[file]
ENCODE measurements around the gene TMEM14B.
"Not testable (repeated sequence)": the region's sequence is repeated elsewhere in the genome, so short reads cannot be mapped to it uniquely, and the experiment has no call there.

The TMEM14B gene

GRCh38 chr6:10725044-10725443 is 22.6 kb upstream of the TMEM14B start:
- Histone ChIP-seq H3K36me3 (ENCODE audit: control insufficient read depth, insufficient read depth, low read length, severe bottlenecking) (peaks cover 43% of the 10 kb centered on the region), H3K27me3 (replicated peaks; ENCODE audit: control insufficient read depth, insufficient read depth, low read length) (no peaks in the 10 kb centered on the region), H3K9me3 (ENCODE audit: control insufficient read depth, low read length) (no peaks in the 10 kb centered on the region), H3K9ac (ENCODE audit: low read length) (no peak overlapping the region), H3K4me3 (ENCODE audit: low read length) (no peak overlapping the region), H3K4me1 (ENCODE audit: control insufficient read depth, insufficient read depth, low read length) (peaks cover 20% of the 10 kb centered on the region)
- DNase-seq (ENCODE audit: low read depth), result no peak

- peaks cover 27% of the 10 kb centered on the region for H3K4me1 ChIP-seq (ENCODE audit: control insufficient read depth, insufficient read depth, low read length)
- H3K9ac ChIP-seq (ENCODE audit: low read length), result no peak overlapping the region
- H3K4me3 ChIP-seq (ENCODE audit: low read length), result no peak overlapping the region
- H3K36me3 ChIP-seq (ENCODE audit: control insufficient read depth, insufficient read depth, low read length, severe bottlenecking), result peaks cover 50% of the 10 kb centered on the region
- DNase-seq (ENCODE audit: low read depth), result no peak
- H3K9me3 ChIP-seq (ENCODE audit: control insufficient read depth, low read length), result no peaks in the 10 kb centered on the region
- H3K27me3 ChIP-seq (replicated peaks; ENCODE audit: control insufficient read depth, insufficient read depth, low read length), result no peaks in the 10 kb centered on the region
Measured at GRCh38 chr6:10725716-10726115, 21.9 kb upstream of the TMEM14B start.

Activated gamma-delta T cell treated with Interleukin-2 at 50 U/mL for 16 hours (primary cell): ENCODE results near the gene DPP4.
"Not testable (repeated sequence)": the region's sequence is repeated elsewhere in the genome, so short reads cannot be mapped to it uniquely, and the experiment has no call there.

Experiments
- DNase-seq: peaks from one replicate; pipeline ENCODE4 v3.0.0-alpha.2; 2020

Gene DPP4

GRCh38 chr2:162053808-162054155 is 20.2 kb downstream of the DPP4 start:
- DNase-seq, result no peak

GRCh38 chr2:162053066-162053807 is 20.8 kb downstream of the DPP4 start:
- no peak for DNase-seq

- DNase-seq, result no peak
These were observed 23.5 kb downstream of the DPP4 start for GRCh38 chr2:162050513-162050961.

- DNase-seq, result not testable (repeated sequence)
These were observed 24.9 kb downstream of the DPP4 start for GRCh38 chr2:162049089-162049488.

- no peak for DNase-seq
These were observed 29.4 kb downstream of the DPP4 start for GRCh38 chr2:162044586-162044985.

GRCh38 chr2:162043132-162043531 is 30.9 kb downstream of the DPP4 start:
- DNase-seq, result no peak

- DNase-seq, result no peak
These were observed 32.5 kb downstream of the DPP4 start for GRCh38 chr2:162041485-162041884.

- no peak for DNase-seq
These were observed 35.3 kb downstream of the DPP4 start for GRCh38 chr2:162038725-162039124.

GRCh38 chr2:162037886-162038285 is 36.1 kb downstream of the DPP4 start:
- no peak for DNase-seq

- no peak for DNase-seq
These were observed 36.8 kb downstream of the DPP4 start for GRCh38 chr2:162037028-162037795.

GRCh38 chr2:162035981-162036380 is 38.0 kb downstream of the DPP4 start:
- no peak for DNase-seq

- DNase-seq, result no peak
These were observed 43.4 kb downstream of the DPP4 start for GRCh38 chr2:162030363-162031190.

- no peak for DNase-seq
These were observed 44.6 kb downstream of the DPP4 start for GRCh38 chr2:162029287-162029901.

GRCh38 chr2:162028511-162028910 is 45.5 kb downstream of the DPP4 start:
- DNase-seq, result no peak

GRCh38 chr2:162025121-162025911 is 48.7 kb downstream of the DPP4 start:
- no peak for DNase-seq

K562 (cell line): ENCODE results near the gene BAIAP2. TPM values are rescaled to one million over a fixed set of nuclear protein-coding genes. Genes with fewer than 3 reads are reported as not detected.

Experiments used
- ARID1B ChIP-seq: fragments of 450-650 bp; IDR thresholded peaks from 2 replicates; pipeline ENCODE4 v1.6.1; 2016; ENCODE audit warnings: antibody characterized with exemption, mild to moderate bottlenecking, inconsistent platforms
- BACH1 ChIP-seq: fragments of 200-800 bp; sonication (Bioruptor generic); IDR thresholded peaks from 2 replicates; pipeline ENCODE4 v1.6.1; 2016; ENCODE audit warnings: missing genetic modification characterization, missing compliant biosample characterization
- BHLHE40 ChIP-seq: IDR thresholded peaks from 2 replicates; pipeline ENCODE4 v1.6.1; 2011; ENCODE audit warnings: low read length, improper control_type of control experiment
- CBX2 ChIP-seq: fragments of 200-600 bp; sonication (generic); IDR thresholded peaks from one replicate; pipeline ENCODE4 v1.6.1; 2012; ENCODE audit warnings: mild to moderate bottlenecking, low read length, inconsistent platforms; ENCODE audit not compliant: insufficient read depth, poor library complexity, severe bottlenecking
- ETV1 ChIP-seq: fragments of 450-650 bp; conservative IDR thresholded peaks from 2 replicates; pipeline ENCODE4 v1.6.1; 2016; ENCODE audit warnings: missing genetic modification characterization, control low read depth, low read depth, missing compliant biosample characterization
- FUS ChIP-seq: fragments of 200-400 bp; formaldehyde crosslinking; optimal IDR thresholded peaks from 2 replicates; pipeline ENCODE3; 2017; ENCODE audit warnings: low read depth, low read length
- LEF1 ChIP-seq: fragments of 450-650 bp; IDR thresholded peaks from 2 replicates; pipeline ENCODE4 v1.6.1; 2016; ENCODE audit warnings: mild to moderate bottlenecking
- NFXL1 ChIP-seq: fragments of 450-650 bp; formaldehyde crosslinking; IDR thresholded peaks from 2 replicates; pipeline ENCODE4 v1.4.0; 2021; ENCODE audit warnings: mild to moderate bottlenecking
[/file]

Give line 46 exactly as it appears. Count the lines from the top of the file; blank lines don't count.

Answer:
GRCh38 chr2:162028511-162028910 is 45.5 kb downstream of the DPP4 start: